Chestnut Cake Castagnaccio Recipe

Preparation time: 35 minutes
Expense: 5 euros

Simple and tasty, this typical Tuscan recipe is perfect during fall and winter months. The ingredients here are as humble as it could possible be during the time this recipe it was invented. The origins of castagnaccio (also called migliaccio or pattona) are to be found in Garfagnana, the northern region of Tuscany, that includes Lucca and parts of Massa Carrara provinces. Here the production of chestnuts, due to the many mountains that dominate the territory, in the past was one of the main industries. The main ingredients of this recipe is indeed chestnut flour. Chestnuts represented an important food source for the poor peasants and farmers, that could find large amounts of them for free in the woods. The other ingredients are all local and tied to the cultivated land. Castagnaccio is especially good if accompanied by Novello wine (the first wine of the production year) and with Vin Santo, a sweet aged wine. There are many variations of Castagnacio, but this is the original recipe unvaried through the centuries.

– 150 grams of chestnut flour
– Leaves of a rosemary branch
– 6 tablespoons of olive oil
– 50 grams pine nuts
– 50 grams raisins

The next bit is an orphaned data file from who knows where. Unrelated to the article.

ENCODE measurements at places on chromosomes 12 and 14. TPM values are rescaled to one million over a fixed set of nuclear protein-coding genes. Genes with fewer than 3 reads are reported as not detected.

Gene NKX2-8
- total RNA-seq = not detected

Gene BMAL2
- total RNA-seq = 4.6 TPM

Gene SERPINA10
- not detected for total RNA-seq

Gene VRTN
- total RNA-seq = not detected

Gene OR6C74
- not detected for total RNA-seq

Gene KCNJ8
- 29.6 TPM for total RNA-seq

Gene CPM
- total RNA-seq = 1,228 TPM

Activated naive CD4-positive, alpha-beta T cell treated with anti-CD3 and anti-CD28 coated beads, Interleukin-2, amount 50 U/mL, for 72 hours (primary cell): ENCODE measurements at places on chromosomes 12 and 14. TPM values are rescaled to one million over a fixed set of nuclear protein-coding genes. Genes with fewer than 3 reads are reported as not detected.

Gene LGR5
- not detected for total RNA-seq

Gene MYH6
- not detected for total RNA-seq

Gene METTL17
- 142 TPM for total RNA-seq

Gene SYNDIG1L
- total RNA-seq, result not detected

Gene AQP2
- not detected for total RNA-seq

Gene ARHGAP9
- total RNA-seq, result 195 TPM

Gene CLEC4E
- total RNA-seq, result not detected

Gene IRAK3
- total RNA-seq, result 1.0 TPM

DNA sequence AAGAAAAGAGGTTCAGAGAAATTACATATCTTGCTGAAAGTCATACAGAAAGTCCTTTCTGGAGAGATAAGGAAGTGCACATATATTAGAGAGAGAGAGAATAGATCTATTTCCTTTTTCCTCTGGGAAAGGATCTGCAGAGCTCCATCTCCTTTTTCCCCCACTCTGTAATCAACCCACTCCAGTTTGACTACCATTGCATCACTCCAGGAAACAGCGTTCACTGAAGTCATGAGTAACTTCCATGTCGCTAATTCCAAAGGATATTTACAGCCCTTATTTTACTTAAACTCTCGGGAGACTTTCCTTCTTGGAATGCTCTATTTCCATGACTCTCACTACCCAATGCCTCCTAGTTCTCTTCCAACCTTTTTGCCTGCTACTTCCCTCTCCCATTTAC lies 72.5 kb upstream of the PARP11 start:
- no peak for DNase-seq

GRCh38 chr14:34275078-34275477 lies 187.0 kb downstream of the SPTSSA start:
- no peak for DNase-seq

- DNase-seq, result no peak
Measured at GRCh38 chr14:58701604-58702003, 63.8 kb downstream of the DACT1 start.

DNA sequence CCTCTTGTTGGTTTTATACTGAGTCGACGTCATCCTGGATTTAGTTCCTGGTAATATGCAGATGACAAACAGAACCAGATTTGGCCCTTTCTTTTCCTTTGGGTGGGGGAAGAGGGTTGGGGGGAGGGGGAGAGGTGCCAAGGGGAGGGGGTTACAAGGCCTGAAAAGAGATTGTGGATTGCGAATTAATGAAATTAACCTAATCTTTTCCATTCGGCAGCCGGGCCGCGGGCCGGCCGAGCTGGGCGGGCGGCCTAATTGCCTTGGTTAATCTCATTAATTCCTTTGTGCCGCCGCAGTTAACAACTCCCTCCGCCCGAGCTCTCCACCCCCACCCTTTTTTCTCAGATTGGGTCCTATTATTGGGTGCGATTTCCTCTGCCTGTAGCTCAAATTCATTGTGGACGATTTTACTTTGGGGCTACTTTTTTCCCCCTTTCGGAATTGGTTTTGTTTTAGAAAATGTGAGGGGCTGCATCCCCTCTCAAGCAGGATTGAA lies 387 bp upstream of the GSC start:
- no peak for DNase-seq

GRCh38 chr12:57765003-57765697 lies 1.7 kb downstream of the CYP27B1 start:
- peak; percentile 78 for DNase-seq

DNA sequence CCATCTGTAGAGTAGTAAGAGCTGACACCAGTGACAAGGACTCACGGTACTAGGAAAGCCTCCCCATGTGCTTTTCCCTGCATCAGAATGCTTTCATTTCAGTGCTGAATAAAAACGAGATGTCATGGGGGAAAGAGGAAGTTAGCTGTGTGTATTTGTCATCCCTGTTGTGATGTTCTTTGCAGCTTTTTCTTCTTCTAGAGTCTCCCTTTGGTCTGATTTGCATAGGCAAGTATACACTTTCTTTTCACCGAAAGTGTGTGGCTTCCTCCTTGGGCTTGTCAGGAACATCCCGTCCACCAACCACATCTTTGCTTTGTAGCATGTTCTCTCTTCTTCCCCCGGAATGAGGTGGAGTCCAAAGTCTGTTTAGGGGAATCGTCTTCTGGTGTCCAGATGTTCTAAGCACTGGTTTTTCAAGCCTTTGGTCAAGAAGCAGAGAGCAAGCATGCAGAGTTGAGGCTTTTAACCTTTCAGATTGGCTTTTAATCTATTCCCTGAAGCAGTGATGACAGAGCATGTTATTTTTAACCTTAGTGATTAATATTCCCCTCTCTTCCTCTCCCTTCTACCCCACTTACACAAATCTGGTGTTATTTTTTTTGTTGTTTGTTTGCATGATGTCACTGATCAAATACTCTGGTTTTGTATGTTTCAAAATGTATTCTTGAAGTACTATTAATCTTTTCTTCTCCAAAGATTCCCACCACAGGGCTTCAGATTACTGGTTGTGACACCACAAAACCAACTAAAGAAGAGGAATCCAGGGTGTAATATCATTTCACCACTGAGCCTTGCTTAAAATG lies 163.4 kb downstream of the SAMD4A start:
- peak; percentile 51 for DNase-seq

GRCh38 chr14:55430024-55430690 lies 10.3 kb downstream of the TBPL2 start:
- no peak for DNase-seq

– Pinch of salt
– 1 cup of water (250 ml)

Sieve the flour and add the pinch of salt, 2 tbs of olive oil and slowly the cold decalcified water, until you get a smooth, not too liquid, dough. Meanwhile you have previously set the raisins in hot water to moisten. After drying them with a towel, add them to the dough.
Using a large oven pan, pour 2 tbs of olive oil on it spreading it evenly, then pour the dough evenly on the pan to get about a half inch, or a little over a centimeter, thick layer, which you will sprinkle with the pine nuts, rosemary leaves, and 2 tablespoons of olive oil.
Heat the oven up to 200 C or 392 F and set the pan inside to cook for 25 minutes, checking that a thin crust is forming on top and cracking throughout the surface, but leaving the inside soft and not at all dry. Regulate your time and temperature to obtain this result, otherwise the castagnaccio will be not as pleasurable to eat. The castagnaccio lasts a few days, can be reheated, and is a great snack or pastry. Delicious with Vin Santo wine, or any muscat. Buon appetito!

Go back to Thrifty Recipes

No comments.

Lascia un commento